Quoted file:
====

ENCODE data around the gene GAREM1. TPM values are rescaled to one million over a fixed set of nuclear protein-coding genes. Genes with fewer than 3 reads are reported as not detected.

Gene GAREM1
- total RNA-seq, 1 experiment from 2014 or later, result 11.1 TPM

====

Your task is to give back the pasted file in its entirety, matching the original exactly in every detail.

ENCODE data around the gene GAREM1. TPM values are rescaled to one million over a fixed set of nuclear protein-coding genes. Genes with fewer than 3 reads are reported as not detected.

Gene GAREM1
- total RNA-seq, 1 experiment from 2014 or later, result 11.1 TPM